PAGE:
After its screen-printing on the base plate, the functional thin film forming liquid is baked, at which time most part of it is vaporized, and there remains the functional coating with the metal oxide as the principal constituent. In this case, if the metal alkoxide is contained in the above-mentioned liquid at a ratio of below 0.5% by weight, converted in terms of the metal oxide, the functional coating after the baking becomes too thin to be stable both chemically and mechanically, or becomes unfavorable in respect of its uniformity in its thickness, outer appearance, and so forth. On the other hand, if the metal alkoxide content exceeds 6.0% by weight, converted in terms of the metal oxide, the film thickness after the baking becomes so thick that cracks inevitably occur in the film, which is unfavorable. In order to obtain the functional coating which is uniform in thickness and excellent in its outer appearance, the functional thin film forming liquid should be applied onto the base plate by screen-printing through a screen having a mesh size of 200 meshes or higher, or more preferably 300 meshes or above (here, by the term "mesh", it is meant the number of apertures per one square inch).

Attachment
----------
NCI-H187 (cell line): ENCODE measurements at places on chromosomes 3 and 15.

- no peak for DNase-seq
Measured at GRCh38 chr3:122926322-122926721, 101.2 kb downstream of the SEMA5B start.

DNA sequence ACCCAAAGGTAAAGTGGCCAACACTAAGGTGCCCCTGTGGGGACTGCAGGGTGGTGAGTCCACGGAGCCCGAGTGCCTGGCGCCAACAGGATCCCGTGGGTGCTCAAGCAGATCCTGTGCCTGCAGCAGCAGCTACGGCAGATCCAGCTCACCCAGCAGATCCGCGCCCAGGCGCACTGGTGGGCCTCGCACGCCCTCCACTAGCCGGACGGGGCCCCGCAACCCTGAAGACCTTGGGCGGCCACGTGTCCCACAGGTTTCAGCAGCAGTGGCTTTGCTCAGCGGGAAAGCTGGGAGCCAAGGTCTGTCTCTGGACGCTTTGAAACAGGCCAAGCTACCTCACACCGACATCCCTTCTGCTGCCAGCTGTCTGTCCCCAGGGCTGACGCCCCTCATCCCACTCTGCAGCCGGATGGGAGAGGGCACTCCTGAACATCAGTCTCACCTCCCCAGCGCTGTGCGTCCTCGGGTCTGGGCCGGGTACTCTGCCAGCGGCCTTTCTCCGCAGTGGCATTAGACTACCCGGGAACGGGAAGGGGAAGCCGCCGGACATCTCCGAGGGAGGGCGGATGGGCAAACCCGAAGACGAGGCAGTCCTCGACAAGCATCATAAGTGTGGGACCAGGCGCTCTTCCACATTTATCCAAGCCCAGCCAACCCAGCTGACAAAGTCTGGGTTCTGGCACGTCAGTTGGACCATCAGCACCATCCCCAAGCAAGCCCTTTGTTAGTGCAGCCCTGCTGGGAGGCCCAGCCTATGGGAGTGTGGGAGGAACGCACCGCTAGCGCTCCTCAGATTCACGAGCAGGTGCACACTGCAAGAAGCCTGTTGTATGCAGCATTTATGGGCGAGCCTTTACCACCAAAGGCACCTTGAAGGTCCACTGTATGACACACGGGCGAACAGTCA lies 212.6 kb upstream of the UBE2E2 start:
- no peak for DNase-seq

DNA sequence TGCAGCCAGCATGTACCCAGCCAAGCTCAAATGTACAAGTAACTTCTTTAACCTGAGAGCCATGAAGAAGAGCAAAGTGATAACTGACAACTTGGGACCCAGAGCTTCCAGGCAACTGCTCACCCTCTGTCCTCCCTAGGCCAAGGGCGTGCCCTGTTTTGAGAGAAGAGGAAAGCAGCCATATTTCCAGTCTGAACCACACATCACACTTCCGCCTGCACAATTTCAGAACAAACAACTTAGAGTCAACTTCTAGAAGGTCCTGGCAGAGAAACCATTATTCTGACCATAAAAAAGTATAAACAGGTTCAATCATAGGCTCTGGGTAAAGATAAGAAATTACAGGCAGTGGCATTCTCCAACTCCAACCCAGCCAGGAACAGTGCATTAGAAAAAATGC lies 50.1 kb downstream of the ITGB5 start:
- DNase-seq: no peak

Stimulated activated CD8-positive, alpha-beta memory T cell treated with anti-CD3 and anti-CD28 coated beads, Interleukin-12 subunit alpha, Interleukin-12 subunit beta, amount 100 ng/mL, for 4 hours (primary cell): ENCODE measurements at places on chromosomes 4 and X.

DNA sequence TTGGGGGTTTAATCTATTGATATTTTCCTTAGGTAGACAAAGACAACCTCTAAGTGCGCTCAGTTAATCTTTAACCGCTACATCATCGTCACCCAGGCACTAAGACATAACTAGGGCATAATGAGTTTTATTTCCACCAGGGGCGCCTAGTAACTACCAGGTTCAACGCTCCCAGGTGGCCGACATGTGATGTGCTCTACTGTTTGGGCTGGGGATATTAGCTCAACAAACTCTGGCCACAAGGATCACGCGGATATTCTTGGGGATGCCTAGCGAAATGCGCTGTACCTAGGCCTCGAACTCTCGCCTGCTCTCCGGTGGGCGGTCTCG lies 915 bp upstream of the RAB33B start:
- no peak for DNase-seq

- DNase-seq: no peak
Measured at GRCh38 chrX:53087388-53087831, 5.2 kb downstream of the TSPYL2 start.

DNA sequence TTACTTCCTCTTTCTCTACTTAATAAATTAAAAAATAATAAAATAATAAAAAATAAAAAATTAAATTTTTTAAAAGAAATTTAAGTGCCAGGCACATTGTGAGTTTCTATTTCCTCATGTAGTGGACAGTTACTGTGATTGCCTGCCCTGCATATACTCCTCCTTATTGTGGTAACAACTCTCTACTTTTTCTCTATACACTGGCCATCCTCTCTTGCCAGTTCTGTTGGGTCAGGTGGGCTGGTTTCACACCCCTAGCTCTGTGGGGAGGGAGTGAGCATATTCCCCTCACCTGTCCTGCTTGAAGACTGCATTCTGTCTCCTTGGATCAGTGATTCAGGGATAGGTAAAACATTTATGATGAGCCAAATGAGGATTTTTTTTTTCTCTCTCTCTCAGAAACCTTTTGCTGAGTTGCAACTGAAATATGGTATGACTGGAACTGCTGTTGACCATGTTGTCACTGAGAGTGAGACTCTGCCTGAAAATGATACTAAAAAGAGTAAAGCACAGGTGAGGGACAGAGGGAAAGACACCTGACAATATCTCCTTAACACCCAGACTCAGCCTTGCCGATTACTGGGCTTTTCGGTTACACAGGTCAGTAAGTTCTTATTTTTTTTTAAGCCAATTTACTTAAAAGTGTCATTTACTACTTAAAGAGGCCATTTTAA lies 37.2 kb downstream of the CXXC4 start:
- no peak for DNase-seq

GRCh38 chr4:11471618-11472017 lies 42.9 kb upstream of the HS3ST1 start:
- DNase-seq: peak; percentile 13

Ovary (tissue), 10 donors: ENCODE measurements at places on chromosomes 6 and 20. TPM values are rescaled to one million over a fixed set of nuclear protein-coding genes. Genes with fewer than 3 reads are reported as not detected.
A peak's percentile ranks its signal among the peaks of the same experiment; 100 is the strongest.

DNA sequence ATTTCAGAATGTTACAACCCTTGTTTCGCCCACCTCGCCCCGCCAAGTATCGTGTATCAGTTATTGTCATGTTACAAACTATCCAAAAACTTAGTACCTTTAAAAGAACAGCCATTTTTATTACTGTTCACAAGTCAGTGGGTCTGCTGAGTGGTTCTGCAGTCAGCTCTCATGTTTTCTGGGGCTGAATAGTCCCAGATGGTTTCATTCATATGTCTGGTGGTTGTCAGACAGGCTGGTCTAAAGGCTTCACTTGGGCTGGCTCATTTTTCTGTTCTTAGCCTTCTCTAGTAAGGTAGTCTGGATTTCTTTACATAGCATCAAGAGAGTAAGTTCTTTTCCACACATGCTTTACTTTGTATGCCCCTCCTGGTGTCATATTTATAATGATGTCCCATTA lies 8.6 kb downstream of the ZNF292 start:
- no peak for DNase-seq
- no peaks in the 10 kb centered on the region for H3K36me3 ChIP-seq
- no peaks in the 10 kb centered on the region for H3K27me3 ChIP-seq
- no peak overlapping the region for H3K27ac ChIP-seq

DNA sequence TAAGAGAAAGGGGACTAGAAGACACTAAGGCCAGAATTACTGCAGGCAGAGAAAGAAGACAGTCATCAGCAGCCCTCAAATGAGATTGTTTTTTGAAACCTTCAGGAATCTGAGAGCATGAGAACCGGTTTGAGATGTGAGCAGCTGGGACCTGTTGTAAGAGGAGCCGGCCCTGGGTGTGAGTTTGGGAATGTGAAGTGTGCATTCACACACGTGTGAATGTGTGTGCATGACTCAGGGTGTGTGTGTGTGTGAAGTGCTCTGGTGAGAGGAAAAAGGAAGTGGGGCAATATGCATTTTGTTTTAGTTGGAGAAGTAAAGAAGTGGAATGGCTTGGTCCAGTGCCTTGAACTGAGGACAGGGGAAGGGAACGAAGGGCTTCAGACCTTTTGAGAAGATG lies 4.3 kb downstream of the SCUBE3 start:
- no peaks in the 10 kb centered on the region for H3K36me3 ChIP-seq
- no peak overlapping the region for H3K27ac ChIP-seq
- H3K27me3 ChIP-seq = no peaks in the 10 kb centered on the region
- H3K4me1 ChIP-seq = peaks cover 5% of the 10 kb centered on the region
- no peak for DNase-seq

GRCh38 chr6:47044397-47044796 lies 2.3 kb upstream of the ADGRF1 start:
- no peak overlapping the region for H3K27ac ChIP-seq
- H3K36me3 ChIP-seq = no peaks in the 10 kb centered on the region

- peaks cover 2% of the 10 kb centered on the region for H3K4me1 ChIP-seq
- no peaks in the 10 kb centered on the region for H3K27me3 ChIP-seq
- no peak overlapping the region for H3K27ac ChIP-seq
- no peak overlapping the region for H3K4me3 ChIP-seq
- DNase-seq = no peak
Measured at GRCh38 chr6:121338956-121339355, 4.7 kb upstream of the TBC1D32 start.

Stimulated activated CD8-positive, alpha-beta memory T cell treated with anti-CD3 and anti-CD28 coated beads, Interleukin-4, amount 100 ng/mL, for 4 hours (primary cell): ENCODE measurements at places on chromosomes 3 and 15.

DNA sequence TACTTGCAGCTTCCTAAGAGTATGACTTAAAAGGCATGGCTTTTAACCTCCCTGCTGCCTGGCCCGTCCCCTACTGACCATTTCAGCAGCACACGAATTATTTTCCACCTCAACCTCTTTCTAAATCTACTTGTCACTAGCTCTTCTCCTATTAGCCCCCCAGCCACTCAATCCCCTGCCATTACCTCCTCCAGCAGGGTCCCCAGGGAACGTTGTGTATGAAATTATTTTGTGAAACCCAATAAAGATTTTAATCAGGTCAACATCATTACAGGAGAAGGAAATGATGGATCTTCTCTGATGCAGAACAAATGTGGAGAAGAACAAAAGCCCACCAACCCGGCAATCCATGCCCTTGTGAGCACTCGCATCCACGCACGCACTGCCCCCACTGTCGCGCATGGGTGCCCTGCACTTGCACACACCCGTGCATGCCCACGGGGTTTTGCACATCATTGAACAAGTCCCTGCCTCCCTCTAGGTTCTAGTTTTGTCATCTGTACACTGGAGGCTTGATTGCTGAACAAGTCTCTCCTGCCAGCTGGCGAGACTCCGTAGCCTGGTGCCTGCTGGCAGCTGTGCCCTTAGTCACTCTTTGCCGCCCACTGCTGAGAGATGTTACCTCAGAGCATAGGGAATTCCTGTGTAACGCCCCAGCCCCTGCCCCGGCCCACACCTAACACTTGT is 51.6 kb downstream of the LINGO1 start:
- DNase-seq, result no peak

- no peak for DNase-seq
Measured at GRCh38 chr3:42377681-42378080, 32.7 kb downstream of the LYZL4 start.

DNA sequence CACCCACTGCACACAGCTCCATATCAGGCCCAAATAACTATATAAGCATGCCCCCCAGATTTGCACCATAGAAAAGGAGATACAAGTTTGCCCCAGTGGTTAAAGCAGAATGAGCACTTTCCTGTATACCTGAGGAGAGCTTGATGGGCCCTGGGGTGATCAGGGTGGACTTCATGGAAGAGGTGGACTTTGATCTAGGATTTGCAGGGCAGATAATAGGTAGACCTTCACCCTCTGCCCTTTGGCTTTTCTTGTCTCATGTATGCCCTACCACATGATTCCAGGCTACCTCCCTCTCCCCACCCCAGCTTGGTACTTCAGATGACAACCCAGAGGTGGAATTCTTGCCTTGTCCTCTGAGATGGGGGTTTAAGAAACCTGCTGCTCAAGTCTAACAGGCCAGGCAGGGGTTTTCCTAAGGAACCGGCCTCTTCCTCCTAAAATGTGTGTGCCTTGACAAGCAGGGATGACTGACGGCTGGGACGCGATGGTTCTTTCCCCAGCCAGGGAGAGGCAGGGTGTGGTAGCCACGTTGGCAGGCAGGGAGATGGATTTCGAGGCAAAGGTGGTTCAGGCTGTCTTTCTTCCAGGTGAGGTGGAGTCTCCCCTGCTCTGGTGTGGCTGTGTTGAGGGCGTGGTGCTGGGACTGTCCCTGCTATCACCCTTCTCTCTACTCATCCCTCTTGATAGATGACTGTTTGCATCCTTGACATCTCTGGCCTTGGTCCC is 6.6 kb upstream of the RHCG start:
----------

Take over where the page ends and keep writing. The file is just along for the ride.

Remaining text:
In the next place, as shown in FIG. 1(c), the above-mentioned glass base plate having the printed film thereon is subjected to the bending treatment, or the tempering treatment, or both, by its heating, with simultaneous baking of the printed film 2. In this way, the functional coating is formed. The heating temperature may be the one required for the bending and tempering treatments, which should appropriately be in a range of from about 550° C. to 650° C. While it is possible to bake the printed film, prior to the bending and/or tempering treatment, at a temperature ranging from about 500° C. to 600° C., the simultaneous baking of the printed film and the bending and/or tempering treatment of the glass base plate would simplify the manufacturing process, which advantageously contributes to improvement in productivity, hence reduction in the manufacturing cost.